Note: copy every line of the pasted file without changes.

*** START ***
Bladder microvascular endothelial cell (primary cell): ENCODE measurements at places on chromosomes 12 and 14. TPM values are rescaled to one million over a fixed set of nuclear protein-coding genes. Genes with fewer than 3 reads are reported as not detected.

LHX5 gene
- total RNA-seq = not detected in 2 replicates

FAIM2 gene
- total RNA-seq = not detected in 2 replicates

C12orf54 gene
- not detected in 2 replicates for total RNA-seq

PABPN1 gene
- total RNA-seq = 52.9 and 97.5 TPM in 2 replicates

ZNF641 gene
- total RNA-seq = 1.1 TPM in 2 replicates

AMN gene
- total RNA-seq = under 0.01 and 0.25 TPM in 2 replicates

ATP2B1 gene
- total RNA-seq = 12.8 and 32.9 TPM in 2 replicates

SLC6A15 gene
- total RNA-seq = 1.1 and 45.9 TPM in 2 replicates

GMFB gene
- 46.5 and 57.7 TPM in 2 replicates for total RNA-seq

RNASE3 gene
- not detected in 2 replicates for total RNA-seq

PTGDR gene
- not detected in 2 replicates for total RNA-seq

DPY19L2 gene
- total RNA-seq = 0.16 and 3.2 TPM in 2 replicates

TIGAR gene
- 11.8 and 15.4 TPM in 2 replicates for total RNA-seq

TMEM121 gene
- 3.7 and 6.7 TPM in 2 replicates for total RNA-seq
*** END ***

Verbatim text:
Bladder microvascular endothelial cell (primary cell): ENCODE measurements at places on chromosomes 12 and 14. TPM values are rescaled to one million over a fixed set of nuclear protein-coding genes. Genes with fewer than 3 reads are reported as not detected.

LHX5 gene
- total RNA-seq = not detected in 2 replicates

FAIM2 gene
- total RNA-seq = not detected in 2 replicates

C12orf54 gene
- not detected in 2 replicates for total RNA-seq

PABPN1 gene
- total RNA-seq = 52.9 and 97.5 TPM in 2 replicates

ZNF641 gene
- total RNA-seq = 1.1 TPM in 2 replicates

AMN gene
- total RNA-seq = under 0.01 and 0.25 TPM in 2 replicates

ATP2B1 gene
- total RNA-seq = 12.8 and 32.9 TPM in 2 replicates

SLC6A15 gene
- total RNA-seq = 1.1 and 45.9 TPM in 2 replicates

GMFB gene
- 46.5 and 57.7 TPM in 2 replicates for total RNA-seq

RNASE3 gene
- not detected in 2 replicates for total RNA-seq

PTGDR gene
- not detected in 2 replicates for total RNA-seq

DPY19L2 gene
- total RNA-seq = 0.16 and 3.2 TPM in 2 replicates

TIGAR gene
- 11.8 and 15.4 TPM in 2 replicates for total RNA-seq

TMEM121 gene
- 3.7 and 6.7 TPM in 2 replicates for total RNA-seq